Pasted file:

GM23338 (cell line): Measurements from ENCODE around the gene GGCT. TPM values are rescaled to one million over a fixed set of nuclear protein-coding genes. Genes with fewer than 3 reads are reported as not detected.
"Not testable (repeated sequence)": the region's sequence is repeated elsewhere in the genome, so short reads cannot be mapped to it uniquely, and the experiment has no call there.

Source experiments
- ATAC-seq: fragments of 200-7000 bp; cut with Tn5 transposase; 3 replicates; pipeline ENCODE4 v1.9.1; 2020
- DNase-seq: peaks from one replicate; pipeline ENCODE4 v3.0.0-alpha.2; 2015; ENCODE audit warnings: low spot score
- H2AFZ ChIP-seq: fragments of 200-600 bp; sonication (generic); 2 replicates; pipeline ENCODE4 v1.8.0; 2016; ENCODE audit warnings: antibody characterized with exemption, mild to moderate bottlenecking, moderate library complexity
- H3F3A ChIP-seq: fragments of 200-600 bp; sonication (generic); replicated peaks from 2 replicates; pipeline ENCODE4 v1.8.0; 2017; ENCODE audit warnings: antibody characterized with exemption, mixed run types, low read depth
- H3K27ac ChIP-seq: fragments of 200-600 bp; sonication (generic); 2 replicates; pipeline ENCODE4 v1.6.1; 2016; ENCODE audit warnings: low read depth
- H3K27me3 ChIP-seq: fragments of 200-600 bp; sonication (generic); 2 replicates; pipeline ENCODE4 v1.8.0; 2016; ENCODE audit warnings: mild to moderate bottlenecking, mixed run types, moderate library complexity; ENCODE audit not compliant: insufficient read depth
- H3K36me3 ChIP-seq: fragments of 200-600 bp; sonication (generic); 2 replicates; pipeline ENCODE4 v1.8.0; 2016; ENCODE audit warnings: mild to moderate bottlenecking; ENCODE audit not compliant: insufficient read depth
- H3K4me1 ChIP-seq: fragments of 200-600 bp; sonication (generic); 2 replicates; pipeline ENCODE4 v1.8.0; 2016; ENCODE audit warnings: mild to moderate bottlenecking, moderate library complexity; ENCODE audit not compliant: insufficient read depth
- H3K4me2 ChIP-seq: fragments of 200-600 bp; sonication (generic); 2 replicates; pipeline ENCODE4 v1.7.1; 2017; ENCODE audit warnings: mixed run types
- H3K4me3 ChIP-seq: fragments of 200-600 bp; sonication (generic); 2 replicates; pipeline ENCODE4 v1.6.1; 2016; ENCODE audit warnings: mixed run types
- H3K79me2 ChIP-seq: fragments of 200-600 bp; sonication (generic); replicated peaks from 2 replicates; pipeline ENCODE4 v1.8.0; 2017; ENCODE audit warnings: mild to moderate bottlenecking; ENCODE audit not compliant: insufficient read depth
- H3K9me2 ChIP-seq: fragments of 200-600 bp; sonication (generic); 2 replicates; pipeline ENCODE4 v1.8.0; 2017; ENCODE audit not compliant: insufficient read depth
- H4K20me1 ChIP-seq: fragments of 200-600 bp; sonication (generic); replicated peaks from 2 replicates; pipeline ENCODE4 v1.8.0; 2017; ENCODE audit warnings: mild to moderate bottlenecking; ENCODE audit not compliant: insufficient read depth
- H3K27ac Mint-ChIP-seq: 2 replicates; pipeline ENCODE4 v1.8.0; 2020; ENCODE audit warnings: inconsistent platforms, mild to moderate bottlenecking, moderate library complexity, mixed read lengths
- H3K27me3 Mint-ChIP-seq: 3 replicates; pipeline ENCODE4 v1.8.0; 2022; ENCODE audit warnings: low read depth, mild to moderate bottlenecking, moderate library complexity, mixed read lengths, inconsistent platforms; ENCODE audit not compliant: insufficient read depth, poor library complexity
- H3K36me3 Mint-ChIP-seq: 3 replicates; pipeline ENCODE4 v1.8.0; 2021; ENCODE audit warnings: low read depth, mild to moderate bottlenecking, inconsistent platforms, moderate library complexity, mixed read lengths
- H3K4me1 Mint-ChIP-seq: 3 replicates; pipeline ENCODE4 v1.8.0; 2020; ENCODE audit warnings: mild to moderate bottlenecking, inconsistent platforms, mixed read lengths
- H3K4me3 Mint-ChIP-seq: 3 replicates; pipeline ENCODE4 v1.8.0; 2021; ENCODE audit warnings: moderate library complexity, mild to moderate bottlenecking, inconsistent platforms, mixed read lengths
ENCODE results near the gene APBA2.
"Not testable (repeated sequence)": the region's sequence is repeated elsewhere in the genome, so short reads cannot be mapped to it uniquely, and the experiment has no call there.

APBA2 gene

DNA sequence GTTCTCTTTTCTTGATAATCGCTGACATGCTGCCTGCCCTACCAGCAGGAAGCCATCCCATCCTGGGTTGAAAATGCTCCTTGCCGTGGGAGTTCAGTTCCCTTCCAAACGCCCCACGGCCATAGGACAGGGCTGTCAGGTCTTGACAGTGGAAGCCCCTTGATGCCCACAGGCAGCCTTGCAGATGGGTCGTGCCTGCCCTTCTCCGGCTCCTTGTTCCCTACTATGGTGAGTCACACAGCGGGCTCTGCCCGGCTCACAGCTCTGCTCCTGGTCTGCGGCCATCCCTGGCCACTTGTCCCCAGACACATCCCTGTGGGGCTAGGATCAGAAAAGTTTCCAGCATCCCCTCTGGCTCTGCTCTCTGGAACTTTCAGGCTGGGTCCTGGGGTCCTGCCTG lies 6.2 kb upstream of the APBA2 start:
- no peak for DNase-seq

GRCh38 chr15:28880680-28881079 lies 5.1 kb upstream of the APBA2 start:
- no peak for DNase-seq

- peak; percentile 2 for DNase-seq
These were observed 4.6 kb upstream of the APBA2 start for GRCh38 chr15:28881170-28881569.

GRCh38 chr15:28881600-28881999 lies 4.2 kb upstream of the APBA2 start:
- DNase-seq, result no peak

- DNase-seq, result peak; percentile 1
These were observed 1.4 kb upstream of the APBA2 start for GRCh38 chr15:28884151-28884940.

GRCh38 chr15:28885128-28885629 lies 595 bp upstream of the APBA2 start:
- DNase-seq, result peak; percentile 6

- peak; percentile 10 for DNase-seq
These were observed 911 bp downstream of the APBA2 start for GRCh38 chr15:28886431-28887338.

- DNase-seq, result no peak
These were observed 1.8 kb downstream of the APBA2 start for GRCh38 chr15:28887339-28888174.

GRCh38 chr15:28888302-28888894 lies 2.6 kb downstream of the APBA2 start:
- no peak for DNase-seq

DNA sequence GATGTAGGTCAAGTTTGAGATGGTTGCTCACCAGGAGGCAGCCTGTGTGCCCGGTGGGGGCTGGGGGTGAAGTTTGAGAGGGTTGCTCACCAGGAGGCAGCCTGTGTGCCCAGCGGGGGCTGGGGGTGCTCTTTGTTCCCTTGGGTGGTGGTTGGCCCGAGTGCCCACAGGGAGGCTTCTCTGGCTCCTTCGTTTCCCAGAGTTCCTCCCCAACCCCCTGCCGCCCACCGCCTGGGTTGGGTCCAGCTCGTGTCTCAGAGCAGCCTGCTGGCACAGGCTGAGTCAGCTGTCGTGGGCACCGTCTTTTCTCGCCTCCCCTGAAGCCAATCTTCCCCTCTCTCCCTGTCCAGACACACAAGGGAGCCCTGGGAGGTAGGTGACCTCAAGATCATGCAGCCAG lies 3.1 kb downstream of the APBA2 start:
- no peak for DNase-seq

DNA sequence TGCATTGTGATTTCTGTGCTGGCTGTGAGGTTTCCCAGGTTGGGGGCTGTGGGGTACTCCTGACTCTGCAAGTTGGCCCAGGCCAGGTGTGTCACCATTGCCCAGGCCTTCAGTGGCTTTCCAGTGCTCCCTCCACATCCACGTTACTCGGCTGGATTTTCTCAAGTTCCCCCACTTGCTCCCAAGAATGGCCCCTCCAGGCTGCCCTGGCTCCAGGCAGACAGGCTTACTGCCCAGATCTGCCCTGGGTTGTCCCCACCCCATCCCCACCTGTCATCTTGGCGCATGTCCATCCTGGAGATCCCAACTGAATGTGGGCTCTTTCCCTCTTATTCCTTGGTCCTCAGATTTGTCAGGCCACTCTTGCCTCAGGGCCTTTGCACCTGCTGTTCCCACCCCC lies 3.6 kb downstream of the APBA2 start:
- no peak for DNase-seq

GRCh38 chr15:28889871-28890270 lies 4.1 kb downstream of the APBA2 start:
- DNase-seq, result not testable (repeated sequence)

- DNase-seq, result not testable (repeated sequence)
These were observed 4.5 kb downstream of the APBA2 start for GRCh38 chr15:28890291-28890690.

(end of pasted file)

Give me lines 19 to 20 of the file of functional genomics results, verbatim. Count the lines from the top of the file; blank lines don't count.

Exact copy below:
- H3K36me3 Mint-ChIP-seq: 3 replicates; pipeline ENCODE4 v1.8.0; 2021; ENCODE audit warnings: low read depth, mild to moderate bottlenecking, inconsistent platforms, moderate library complexity, mixed read lengths
- H3K4me1 Mint-ChIP-seq: 3 replicates; pipeline ENCODE4 v1.8.0; 2020; ENCODE audit warnings: mild to moderate bottlenecking, inconsistent platforms, mixed read lengths